Now that’s an ending

If you’ve ever tried your hand at writing then you’ll know that endings are notoriously hard. You have to walk the fine line between giving the reader enough but not too much, giving them what they want but not being predictable and you have to do this all whilst avoiding the dreaded anti-climax. But this post isn’t about the big endings which means of course it’s about the small ones. For me, the most satisfying last lines come at the end of the first chapter. It’s the line that can make or break a book, it’s the line that has the power to leave you grinning at yourself because you’ve just realised you’ve won the book lottery. It’s the line that can send excitement bubbling through your veins and it’s the line that can make it impossible to put a book down, no matter how sleep deprived you are.

Last night my self-appointed bed time was sucked into the new book I started at half eleven (never a good idea), chewed up and spat back out. It sat discarded on the floor knowing full well that I wouldn’t be getting to sleep any time soon. I still cannot help but smile when I remember the last line of the first chapter of Michelle Hodkin’s The Unbecoming of Mara Dyer. Which, if you think about it, is rather disturbing given that the last line reveals the death of two teenage girls.

I’m going to give you some context because the build up is often what makes the ending. Not to mention that I’m a generous person and when I win the book lottery I feel bound to share my winnings. You’ll have to give me a second whilst I back track my Kindle to the beginning of the book (I wasn’t kidding when I said my bedtime went out the window, I’m already over half way through.)

Right, here you go, the final lines to chapter one of The Unbecoming of Mara Dyer:

‘Rachel relaxed, but I didn’t. For her sake, though, I tried to swallow my anger and unease as we settled in to watch the movie. Rachel popped in the DVD and blew out the candles.

Six months later, they were both dead.’

Well shit. If that doesn’t make you want to read more then I haven’t done the book justice. The only times I’ve put that book down today have been to talk to you lovely people and to make breakfast (reading is important, but so are pancakes).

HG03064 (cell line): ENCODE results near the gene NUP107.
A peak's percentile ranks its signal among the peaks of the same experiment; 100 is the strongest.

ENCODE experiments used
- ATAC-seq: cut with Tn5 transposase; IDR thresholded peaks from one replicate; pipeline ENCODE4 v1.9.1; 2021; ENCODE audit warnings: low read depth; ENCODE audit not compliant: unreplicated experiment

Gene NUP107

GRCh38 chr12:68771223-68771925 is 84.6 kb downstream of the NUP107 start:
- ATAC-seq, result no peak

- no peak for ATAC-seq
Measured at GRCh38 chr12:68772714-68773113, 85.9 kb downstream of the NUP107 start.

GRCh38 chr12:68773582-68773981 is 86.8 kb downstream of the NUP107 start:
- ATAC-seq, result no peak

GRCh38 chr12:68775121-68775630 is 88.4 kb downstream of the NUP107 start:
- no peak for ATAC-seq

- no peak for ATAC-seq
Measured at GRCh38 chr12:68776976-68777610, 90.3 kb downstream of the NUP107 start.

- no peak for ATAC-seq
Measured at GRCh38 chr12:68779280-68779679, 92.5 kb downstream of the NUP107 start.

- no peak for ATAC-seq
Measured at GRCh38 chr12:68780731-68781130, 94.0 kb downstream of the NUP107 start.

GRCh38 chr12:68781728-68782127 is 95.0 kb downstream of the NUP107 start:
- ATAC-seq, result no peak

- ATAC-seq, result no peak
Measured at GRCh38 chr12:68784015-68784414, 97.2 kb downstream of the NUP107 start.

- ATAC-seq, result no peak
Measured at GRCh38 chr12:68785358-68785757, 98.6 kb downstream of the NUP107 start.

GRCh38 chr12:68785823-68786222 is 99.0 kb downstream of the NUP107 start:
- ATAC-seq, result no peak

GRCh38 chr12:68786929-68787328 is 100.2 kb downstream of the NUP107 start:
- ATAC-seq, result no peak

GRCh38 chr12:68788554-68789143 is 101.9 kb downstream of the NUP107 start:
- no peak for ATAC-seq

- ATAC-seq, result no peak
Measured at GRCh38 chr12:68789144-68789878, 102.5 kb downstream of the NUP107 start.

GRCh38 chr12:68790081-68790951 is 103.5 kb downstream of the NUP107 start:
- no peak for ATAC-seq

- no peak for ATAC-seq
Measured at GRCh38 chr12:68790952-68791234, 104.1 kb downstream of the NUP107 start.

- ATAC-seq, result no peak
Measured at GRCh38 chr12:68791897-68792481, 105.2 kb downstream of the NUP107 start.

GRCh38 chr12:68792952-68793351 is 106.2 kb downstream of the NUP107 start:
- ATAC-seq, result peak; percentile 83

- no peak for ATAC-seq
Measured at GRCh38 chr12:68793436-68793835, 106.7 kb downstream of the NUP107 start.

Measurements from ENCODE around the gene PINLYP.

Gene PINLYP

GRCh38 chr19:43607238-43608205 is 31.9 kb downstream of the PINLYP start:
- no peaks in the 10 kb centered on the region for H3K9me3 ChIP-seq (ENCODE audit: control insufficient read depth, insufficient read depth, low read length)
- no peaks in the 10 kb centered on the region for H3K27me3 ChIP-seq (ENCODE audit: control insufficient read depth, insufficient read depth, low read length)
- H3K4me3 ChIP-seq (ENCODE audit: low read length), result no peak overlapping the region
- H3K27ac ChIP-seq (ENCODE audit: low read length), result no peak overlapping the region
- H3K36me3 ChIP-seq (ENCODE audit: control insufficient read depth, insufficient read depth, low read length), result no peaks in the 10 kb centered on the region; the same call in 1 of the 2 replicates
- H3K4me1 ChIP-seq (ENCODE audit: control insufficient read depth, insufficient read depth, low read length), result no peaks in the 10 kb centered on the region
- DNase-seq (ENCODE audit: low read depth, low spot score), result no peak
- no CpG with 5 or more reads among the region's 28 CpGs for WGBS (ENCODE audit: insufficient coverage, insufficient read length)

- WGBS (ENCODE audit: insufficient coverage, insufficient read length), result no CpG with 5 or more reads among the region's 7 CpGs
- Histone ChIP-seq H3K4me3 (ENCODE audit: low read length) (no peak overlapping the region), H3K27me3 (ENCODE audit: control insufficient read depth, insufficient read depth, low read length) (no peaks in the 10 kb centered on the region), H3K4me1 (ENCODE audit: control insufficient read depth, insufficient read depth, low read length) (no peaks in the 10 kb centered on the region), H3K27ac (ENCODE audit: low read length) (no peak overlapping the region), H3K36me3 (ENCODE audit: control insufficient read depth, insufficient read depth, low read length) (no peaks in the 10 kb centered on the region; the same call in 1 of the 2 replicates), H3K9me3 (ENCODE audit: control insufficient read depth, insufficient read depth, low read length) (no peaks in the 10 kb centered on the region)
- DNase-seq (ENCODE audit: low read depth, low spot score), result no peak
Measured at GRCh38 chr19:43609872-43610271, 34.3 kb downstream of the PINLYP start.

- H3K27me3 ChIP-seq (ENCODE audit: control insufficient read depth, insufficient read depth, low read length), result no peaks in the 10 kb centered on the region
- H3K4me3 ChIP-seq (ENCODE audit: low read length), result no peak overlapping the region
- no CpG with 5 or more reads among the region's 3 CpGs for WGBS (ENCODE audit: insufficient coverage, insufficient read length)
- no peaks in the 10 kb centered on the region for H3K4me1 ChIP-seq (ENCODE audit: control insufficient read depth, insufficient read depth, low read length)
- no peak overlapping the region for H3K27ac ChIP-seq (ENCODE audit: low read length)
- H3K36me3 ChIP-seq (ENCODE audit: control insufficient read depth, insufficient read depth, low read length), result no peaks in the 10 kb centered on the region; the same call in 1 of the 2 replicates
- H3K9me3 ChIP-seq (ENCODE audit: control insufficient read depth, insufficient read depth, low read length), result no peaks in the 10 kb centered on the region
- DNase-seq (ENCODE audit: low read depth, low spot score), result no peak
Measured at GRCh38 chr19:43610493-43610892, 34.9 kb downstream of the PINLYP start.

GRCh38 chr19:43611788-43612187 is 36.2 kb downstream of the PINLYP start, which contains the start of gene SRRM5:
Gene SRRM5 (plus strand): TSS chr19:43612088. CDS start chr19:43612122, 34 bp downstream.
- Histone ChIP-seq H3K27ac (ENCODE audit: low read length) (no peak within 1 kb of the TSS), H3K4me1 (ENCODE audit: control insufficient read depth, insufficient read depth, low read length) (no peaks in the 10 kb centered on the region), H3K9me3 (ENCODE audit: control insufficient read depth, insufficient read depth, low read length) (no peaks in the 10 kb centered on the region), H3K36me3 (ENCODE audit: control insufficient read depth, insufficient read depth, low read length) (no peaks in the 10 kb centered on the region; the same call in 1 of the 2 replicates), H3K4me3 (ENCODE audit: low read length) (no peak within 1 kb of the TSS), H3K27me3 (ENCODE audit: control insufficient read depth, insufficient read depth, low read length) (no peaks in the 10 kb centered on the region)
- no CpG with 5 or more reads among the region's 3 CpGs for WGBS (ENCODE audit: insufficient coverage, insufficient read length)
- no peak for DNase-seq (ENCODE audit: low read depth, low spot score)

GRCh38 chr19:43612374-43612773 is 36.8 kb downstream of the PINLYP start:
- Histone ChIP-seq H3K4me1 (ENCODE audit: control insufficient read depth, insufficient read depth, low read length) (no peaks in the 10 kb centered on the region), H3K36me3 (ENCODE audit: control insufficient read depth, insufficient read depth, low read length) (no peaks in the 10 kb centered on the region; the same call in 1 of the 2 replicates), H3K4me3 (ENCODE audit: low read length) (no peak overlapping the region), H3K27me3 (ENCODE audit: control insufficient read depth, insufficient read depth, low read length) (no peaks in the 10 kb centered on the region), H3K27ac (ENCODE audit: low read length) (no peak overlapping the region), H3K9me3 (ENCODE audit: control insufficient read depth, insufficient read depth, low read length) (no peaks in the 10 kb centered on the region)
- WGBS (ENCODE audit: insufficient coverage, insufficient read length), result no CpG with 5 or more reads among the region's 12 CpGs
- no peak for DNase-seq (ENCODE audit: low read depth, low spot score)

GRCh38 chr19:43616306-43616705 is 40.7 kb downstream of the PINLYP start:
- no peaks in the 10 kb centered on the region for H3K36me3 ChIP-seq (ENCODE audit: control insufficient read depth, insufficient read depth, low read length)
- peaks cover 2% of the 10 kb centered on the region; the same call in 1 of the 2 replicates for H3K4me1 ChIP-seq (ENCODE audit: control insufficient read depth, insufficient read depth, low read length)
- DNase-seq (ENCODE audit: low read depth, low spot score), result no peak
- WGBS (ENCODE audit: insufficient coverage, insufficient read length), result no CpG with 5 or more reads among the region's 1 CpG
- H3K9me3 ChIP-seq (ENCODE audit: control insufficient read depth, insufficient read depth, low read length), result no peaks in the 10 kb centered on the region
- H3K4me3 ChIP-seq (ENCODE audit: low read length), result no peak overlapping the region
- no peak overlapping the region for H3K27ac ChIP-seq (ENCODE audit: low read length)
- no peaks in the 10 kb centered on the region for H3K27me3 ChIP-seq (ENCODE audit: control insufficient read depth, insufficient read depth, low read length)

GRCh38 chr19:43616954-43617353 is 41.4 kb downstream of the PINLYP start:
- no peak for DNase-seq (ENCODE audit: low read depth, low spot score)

Talking of last lines, I now need to think of one for this post. I’m afraid it won’t be as dramatic as Hodkin’s as I’m hoping that in six months, Sasha and I will both be very much alive.

 

Books that make you laugh out loud

Do you ever look up to find everyone in the room staring at you? This happens to me and no, thankfully, I am not naked. I’m simply chilling out, reading my book, in my own little world. That is until I laugh. The majority of the human race learn – once they pass childhood –  to read in one’s head. With this skill comes the socially acceptable behaviour associated with reading – silence.  I reckon it’s something to do with us human’s need to mirror our surroundings. You know, how you enter a room that’s dead silent whilst talking and it’s like the rest of your sentence is sucked into a black hole. Or how when one person is whispering your immediate reaction is to whisper back which leads to the inevitable “Why are we whispering?” whisper. My point is you know you’ve found a good book when, against all self preservation instincts, a sentence makes you laugh out loud.

I found one of these treasured lines last night whilst reading Texas Gothic by Rosemary Clement-Moore. Great book by the way, one of those ones where you read the first few lines and feel connected to the protagonist on a soulful level. Amy Goodnight is headstrong, sassy and very funny. Her sister, Phin, is smart, bubbly and crazy. Put the two together and you get the cause of my late night hysterical outburst. Having just been woken up by a ghost in her room Amy and Phin are none too thrilled when someone starts a-knockin’ at their front door – cue tension fuelled humour…

“Oh my God,” I blurted, grabbing onto Phin as we faced the open bedroom door. “It’s the axe murderer.”

“I doubt he would knock,” she said.

HA! That my dear readers is what made my cat look at me like I’d sprouted a second head because I didn’t just laugh, I cackled, a short, harsh, rather loud cackle.

Never has the written embodiment of laughter – HA! – been more apt.